I wouldn’t be surprised if twenty years ago the infamous inside joke of “Everyone’s a writer” existed. With the development of the Internet, now anyone with access can be. This capability affords a great amount of advantages, but also disadvantages. Often with new or “non-professional” writers, they can offer fresh perspectives, ideas, and resolutions. That’s not to say professional writers can’t do the same thing, but many new writers come to the table almost as a blank slate, especially those with no formal education in writing or journalism. While a blank slate can be great, it can also be a disadvantage as bad habits can be picked up just as easily as the good ones if not careful. I also think new writers may be more likely to push the envelope, reminding us that we are all human and make mistakes. In some cases, a little push is needed, but when not tempered by professional and/or ethical standards like those set forth by the Society of Professional Journalists, writers can just as easily go too far and dig a proverbial hole that can be difficult to escape.

Like starting out as the low man on the totem pole, establishing credibility is a climb. “Non-professionals” have the same choices to make as “professionals” in the realm of reporting, i.e., showing good judgment, assembling information for balanced stories, not biased, and following certain ethical practices that give authority to an individual. By avoiding amateur reporting devoid of conscious, the “non-professional” can quickly find himself or herself in the “professional” category.

References

Becker, L. (2015). Oconee County Observations. Retrieved from: http://oconeecountyobservations.blogspot.com

Society of Professional Journalists. (2014, September 6). SPJ Code of Ethics. Retrieved from http://www.spj.org/ethicscode.asp

“Report Now, Apologize Later”

After reviewing the Society of Professional Journalists (SPJ) Code of Ethics, I do think today’s modern trend of “report now, apologize later” by news agencies is a violation of these professional guidelines.

However

I also understand that a story can evolve over time thus altering previously published news on a given situation. The problem is, I feel, some news sources try to use that to their advantage and tend to be more complacent with their reporting from the get-go, knowing that they can just type up a new document correcting information, redacting other information (with a note of “My bad! I fixed it…here’s the real story.”).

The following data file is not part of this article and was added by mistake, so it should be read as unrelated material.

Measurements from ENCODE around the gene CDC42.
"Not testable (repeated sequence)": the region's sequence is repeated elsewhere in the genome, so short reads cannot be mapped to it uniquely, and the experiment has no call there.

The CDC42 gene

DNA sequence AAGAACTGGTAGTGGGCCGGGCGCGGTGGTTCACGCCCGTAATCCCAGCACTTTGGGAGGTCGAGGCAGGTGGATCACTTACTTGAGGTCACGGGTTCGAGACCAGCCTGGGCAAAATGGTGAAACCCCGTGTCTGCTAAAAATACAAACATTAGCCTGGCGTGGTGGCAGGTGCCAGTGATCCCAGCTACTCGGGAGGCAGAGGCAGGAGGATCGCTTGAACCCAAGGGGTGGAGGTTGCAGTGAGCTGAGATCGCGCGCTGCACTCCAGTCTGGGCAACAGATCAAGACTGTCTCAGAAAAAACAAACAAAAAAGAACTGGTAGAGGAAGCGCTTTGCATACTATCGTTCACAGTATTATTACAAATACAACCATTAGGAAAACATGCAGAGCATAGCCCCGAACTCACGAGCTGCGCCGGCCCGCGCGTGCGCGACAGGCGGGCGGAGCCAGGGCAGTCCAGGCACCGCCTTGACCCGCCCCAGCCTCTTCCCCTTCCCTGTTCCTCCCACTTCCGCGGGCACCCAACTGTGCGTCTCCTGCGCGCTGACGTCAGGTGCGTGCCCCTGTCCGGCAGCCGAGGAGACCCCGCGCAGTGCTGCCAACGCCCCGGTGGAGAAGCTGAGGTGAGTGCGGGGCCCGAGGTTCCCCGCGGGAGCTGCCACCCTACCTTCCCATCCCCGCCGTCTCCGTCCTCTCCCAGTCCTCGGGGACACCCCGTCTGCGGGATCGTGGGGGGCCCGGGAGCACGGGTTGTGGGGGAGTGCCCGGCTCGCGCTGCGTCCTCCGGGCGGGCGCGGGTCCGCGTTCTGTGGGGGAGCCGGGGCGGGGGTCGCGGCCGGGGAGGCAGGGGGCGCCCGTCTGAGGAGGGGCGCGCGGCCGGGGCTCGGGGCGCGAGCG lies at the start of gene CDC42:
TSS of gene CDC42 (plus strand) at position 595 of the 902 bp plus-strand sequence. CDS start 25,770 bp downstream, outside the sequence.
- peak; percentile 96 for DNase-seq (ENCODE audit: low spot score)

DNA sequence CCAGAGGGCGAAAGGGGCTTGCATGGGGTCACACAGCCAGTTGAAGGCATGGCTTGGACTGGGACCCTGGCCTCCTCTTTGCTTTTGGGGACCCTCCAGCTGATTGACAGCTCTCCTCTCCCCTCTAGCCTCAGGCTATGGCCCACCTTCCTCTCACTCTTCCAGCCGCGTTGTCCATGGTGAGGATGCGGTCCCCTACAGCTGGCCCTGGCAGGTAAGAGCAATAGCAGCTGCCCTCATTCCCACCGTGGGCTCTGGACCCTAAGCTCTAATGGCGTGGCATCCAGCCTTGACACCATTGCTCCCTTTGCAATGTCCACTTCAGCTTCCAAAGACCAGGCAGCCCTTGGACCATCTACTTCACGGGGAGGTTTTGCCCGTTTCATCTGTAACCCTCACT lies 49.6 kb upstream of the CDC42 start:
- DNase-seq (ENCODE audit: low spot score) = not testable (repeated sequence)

It’s strangely feeling like George Orwell’s ‘1984’! Why are people not more terrified by this!? <shudders as goosebumps appear>

According to the SPJ, journalists should: Take responsibility for the accuracy of their work, verify information before releasing it, and use original sources whenever possible. Journalists must also remember that neither speed nor format excuses inaccuracy, according to the Code of Ethics. By “reporting now” and “apologizing later” news agencies are fostering a reporting system based on urgency instead of truth.

The question that remains is as a society, should we expect, nay, demand more evidence to verify information before it is reported to us? Should we demand truth over urgency and immediacy?

I’ve always felt that responsibility is doing the right thing for the right reason, even when no one is looking. That’s not to say I haven’t made my fair share of oopsies! No one is perfect, but overall I feel we’ve lost sight of personal responsibility and accountability here in America. (Quite frankly, it’s a humanity-wide problem, not just culture based.)

Quantity vs. quality is unfortunately our current society trend, placing the highest value on ratings and number of followers generated above all else. With the Internet giving anyone with access the capability to be a “journalist” in some fashion, it has become a rat race to respond to accident scenes and report the footage as though second graders trying to compete for the first spot in line. It’s quite disappointing.

It seems the inclination of “first responders” now is to take pictures, tweet, instantly broadcast an accident scene (and other varying types of situations like live tweeting airplane shenanigans) instead of offering aid or calling for emergency assistance. It’s as though there is an absence of thought on the potential ramifications of hasty and/or negligent reporting and as a society we should expect more from ourselves, and one another, in order to alleviate this current trend.